The record that has taken up residence on my turntable recently (and, yes, I use the terms ‘record’ and ‘turntable’ advisedly) is a superb album from Canadian-Haitian singer Melissa Laveaux. I’m playing it so frequently that I began to wonder why. It must be the weather, I thought. It must have a summer vibe. At the point of writing this the sun is cracking the paving flags and hosepipe bans are looming large in our consciousness (and on our conscience). Somehow the slinky Caribbean-African rhythms of Radyo Siwel fit the weather perfectly, even if I can’t understand a word of it.
Reggae is, of course, the ideal summer music and Hollie Cook’s third album, Vessel of Love, is an exquisite slice of sun-drenched lovers’ rock – the perfect soundtrack for heatwave Britain. Being duped by the weather can also lead the best of us into some unwise purchases. Hands up: how many of us, under the influence of the hot sun (and perhaps an alcoholic beverage or two), have bought the afrobeat/grime fusion album by the band we’ve just been grooving to in a sweaty festival tent somewhere? Very much caveat emptor.
Folk and roots music is no stranger to the seasonal album, of course. Indeed, one of the best albums of recent times is Lisa Knapp’s vivid reimagining of a variety of traditional songs. Subtitled ‘A Garland of May’, Till April is Dead takes the likes of ‘Lark in the Morning’ and ‘Padstow May Song’ and creates radical new interpretations by merging fiddle, hammer dulcimer and strings with birdsong and a range of electronic trickery. It’s not just songs of the May though. There are wassailing songs. ‘Here we come a-wassailing/Among the leaves so green’ anybody? Indeed, no self-respecting folky worth his or her salt has failed to put a Christmas album out. And if I had a fiver for every song that begins with the protagonist walking out on a midsummer morning, I really would live in Shire Folk Towers.
Of course, by the time you read this, chances are the weather will have broken, the cagoules will be out, and that bright orange disc in the sky will be but a distant memory. Still, there’s always something distinctly autumnal, like Ana Silvera’s Oracles (reviewed in Shire Folk No 156), to see us through the season of mists and mellow fruitfulness. Not to mention the Christmas albums on the horizon. As Emily Portman put it, ‘here I sway as the hinge of the year swings around’. Happy wassailing!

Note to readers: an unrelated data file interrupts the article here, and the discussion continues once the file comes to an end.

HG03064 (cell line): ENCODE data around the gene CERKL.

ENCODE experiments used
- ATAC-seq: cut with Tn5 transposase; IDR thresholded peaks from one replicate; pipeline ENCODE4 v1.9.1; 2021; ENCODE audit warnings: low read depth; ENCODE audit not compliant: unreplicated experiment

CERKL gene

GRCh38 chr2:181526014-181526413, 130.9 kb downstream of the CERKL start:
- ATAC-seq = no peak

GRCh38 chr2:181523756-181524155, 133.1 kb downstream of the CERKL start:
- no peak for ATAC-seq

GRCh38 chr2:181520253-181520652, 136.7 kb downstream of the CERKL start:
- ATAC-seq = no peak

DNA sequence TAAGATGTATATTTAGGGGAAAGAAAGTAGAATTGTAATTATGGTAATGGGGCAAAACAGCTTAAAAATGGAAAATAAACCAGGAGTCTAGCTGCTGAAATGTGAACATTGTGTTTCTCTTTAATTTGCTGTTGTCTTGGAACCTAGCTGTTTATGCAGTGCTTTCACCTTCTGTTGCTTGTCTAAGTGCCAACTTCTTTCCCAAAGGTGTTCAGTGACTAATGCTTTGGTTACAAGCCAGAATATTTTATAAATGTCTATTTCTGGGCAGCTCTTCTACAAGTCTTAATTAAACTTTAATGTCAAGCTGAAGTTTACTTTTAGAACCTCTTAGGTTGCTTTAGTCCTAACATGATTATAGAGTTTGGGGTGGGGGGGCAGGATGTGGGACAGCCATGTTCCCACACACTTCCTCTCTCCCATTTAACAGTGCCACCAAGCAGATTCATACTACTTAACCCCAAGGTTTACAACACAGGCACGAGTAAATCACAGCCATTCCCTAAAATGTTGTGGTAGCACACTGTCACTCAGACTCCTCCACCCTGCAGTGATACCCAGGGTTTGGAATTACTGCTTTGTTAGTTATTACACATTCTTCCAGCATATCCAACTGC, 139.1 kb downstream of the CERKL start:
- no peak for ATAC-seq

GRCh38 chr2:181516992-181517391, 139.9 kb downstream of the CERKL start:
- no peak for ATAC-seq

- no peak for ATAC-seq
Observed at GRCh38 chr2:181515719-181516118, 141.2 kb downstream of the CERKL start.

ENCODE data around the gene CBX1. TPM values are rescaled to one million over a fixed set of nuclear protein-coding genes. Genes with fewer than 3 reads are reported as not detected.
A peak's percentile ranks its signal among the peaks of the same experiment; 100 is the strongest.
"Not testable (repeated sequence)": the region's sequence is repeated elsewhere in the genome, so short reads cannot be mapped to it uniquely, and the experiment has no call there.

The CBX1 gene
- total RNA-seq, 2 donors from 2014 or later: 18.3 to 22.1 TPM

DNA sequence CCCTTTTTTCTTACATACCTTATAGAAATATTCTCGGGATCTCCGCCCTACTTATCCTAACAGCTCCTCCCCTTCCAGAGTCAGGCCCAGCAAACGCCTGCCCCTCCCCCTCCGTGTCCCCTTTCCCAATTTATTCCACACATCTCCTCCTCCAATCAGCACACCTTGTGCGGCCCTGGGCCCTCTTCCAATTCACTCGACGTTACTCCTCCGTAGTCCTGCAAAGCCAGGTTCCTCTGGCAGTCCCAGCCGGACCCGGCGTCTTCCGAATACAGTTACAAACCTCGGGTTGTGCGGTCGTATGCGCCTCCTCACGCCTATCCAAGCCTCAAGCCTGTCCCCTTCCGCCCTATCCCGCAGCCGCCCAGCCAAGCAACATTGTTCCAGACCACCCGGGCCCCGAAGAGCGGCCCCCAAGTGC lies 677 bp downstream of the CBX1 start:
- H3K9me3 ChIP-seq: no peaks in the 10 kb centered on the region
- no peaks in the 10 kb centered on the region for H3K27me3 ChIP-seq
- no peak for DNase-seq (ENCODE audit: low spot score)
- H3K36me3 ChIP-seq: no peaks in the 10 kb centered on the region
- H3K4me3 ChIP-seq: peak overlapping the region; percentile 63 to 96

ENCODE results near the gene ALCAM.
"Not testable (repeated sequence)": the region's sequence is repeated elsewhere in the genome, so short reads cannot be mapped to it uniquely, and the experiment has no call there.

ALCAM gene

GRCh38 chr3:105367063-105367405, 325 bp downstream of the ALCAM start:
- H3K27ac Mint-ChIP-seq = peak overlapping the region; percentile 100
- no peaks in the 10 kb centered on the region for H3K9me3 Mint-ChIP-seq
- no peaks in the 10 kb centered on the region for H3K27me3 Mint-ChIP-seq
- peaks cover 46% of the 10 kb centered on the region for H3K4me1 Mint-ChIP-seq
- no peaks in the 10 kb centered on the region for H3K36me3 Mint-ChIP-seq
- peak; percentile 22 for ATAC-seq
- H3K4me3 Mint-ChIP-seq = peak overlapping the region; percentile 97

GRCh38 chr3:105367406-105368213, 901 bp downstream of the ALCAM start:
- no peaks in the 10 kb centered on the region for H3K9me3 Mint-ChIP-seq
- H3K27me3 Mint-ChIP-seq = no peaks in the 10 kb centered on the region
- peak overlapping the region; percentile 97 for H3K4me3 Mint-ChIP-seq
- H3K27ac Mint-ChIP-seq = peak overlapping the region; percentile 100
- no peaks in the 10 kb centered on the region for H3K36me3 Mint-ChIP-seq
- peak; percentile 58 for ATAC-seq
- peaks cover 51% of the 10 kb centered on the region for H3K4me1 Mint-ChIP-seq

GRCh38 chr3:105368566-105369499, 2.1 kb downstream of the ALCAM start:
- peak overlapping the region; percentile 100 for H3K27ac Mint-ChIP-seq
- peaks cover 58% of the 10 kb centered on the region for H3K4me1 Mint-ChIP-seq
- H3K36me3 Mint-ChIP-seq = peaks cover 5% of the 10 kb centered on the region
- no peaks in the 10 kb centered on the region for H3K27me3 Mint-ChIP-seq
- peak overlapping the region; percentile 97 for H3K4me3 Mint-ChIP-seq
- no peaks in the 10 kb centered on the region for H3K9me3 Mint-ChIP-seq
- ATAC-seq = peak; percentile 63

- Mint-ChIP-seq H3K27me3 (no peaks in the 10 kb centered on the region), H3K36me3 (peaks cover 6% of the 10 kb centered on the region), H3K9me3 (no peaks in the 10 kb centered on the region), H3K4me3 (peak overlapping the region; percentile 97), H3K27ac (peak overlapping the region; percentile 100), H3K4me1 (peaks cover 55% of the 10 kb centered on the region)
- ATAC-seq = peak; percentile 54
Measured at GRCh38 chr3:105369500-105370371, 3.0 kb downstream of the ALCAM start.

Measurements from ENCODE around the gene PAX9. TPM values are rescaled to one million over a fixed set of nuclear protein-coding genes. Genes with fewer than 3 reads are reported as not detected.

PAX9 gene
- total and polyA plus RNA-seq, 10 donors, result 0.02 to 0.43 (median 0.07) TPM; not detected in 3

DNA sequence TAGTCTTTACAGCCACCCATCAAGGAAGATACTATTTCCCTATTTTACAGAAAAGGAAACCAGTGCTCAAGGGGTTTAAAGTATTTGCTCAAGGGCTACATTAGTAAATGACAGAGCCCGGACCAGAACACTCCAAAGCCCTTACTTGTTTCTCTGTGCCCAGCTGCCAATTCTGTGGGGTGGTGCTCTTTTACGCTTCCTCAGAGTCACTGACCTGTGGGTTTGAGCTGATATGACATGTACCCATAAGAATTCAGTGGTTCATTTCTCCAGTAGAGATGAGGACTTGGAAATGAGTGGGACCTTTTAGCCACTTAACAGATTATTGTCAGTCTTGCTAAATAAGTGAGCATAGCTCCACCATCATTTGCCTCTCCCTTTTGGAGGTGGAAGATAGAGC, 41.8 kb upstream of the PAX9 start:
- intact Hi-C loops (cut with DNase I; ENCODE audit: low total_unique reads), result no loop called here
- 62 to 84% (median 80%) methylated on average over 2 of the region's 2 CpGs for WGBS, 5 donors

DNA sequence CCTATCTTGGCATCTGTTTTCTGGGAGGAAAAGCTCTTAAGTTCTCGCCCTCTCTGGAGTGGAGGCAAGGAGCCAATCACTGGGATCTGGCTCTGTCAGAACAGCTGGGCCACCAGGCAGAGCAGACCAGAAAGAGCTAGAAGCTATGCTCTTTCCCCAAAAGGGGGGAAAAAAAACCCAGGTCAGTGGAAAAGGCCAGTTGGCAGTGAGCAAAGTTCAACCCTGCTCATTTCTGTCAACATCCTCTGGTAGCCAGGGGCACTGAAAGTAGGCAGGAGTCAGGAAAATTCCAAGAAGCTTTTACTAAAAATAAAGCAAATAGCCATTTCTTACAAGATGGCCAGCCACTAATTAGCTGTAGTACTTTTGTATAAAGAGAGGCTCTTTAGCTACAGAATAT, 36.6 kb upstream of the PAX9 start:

Shire Folk is a free, A5, bimonthly magazine covering folk, roots and acoustic music. It has been produced for over 40 years on a not-for-profit basis, paid for by advertising revenue. Each issue includes news items, both local and national, artist interviews, festival and gig reviews, as well as reviews of about 30 new CDs.
From our base in Oxford, we distribute 1800–2000 copies through an intricate network of folk clubs, record shops, libraries, music venues, pubs, morris dancing teams, festivals and individuals. Click here to see a list of places that receive bulk copies of Shire Folk. We think you can safely assume that well over 4000 people read each issue.
If you want to make sure you get a copy of the magazine , then you can have it delivered at a charge of £12 for the next six issues. Full details are on the Subscribe page.
We accept advertising on all folk-related subjects; rates and copy dates can be found on the Advertise page. If you wish to see a sample copy please email us or write to us using the details on the Contact page.
Graham Hobbs & Jonathan Roscoe
Co-Editors, Shire Folk
Shire Folk Album of 2017
Trails & Tribulations